Hair loss in teenage years

18/09/2015

The idea that it is only middle-aged men who lose their hair is quite a powerful myth in Western society. It has taken hold to such an extent that when younger men lose their hair they are immediately burdened with a cultural attitude that “they look older than their years”. Well, to a certain extent it is understandable – if the majority of men with hair loss expected to be in middle-age then the comparison is highly likely. But the fact is hair loss is in no way confined to men in their autumn years. It can strike at almost any age and for younger teenage boys it can be quite a disturbing complaint.

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Embarrassed with physical appearance and a damaged self-esteem

It is sometimes seen as inevitable for a man to lose his hair in his forties and fifties and so is often almost accepted in a complacent manner. On the other hand, the younger guy has a lot to contend with. Just when he is keeping up with the trends of the times, he is looking in the mirror and scarily seeing his father. Because hair loss for the teenage boy is not seen as acceptable he may become embarrassed with his physical appearance.

For any young guy trying to make out this is quite a handicap. As much as teenage boys want to look older than their years, they do not want it to be percieved in a negative way. Hence, it is likely their confidence and self-esteem will take quite a knock and subsequently they may start to withdraw from normal social peer activities just when their world and horizons should be expanding.

Hair loss is often taken very lightly – it is seen as a complaint which is non-life threatening and something “most guys have to put up with”. But because it is rarely talked about openly in social circles, that anxiety and feelings of anger often go unheard.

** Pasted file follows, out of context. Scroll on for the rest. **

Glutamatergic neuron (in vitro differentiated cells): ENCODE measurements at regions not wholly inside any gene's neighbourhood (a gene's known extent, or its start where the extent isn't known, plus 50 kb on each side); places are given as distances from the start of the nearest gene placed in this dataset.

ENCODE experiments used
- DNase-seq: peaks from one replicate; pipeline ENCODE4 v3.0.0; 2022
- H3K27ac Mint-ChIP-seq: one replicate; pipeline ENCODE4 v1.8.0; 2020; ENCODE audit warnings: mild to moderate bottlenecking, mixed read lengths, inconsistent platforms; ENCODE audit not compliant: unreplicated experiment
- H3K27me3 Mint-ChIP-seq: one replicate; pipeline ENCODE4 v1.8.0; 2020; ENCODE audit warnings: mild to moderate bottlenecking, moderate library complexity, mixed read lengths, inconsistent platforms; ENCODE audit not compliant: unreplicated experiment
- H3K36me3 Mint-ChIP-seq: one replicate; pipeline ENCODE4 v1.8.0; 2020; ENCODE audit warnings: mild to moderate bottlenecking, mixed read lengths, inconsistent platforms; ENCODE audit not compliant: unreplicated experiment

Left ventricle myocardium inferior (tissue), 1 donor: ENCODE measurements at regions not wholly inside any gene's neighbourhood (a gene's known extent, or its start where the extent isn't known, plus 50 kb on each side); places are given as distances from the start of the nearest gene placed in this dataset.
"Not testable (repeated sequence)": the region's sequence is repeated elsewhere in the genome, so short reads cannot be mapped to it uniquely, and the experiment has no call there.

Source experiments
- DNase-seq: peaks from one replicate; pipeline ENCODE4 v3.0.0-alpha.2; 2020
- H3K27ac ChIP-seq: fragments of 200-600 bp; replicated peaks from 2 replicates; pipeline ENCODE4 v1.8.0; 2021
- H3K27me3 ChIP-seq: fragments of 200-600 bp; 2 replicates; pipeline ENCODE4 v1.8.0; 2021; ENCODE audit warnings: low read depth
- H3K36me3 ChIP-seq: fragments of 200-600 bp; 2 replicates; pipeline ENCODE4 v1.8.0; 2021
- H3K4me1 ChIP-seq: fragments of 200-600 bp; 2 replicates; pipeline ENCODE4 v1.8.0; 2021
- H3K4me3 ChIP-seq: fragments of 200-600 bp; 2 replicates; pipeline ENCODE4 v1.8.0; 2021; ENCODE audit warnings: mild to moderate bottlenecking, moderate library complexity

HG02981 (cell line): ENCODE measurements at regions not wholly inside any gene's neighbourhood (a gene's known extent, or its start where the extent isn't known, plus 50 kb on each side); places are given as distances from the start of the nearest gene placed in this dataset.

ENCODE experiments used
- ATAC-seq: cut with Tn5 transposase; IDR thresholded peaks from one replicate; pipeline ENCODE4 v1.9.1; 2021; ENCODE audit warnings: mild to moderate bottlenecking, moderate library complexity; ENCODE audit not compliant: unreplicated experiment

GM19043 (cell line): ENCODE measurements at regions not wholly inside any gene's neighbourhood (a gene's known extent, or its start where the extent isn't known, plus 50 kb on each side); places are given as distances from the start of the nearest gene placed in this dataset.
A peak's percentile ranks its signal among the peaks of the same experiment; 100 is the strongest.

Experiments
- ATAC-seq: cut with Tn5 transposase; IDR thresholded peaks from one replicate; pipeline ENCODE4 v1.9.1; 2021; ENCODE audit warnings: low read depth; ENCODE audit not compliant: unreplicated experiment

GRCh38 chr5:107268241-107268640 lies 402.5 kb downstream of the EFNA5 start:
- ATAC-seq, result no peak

Reasons for hair loss in teenagers

There are many reasons why hair loss may occur for younger men. Androgenetic Alopecia (also known as male pattern baldness) can begin at any age – even as early as the teens. This type of hair loss which shows itself in losing hair from the crown and the front hairline is common and is usually triggered by genetics. Because of this, you cannot really halt it in its tracks but there are many ways to mask the effects. (hair transplants, medication, Micro Pigmentation).

Alopecia Areata can shows itself as round or oval patches of bald skin. It is believed it is triggered when the immune system for some reason attacks the hair follicles. It is known to be temporary and your GP can offer advice and medication. Ringworm, a fungal infection, can also cause hair loss but is also treatable with medication. Side effects of other conditions such as lupus or thyroid disease may cause hair loss.